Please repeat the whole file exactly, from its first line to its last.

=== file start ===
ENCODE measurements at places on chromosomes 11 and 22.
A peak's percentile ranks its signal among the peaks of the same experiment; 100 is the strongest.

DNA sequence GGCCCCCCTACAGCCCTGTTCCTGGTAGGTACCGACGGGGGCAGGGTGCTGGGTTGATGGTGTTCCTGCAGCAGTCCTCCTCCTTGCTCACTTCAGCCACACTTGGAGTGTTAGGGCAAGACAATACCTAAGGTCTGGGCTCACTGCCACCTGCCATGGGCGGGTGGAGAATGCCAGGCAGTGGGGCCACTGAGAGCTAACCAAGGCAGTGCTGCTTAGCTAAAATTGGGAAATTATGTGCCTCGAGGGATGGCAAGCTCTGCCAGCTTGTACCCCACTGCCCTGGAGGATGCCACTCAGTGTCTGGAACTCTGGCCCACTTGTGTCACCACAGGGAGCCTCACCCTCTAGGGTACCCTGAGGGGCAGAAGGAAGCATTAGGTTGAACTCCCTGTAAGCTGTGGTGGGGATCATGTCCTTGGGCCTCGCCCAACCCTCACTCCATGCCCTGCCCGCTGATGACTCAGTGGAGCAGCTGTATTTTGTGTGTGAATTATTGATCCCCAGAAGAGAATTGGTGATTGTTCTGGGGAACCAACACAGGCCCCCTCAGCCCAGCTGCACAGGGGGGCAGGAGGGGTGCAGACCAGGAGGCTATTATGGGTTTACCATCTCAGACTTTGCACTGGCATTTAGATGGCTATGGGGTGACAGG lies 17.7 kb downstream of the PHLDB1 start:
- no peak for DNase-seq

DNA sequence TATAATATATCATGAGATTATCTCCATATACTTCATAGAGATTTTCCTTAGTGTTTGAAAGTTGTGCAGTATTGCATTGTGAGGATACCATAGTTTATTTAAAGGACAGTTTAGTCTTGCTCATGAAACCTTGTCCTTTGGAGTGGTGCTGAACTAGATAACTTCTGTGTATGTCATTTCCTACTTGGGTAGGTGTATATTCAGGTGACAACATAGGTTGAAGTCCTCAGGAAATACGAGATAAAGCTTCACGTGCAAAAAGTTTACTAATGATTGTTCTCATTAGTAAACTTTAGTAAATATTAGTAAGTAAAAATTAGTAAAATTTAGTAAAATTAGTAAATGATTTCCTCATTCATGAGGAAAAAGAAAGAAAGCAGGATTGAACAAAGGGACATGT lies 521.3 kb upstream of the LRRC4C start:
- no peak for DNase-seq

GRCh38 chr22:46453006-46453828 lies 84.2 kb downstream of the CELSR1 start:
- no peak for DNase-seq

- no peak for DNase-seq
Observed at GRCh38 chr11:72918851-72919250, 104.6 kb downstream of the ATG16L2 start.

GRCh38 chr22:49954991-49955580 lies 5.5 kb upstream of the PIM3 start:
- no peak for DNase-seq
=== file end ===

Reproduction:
ENCODE measurements at places on chromosomes 11 and 22.
A peak's percentile ranks its signal among the peaks of the same experiment; 100 is the strongest.

DNA sequence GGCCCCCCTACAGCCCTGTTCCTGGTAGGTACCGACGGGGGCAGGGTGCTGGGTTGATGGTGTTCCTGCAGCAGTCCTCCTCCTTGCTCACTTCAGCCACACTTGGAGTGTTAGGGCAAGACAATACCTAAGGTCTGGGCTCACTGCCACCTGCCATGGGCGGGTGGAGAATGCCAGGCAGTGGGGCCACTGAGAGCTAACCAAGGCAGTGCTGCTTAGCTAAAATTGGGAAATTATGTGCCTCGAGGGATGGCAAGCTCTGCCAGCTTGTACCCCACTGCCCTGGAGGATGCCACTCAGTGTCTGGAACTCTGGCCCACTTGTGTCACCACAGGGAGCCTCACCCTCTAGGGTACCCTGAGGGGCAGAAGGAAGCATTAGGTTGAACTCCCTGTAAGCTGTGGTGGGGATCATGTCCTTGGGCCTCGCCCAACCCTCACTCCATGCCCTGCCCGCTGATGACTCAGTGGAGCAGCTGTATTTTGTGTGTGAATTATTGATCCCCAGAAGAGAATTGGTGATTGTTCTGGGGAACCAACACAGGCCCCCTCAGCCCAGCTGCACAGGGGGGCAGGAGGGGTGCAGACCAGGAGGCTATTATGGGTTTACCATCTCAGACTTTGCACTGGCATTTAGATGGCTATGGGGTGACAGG lies 17.7 kb downstream of the PHLDB1 start:
- no peak for DNase-seq

DNA sequence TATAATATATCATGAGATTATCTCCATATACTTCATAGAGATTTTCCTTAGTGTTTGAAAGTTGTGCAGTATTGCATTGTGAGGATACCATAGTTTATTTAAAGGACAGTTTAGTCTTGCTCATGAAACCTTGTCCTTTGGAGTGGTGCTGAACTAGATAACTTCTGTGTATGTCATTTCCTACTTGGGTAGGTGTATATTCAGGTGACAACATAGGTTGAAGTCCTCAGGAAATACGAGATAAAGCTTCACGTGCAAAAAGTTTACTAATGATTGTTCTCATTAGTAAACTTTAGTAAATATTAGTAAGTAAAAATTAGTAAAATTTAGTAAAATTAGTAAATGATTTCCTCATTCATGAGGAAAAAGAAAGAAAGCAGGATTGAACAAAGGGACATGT lies 521.3 kb upstream of the LRRC4C start:
- no peak for DNase-seq

GRCh38 chr22:46453006-46453828 lies 84.2 kb downstream of the CELSR1 start:
- no peak for DNase-seq

- no peak for DNase-seq
Observed at GRCh38 chr11:72918851-72919250, 104.6 kb downstream of the ATG16L2 start.

GRCh38 chr22:49954991-49955580 lies 5.5 kb upstream of the PIM3 start:
- no peak for DNase-seq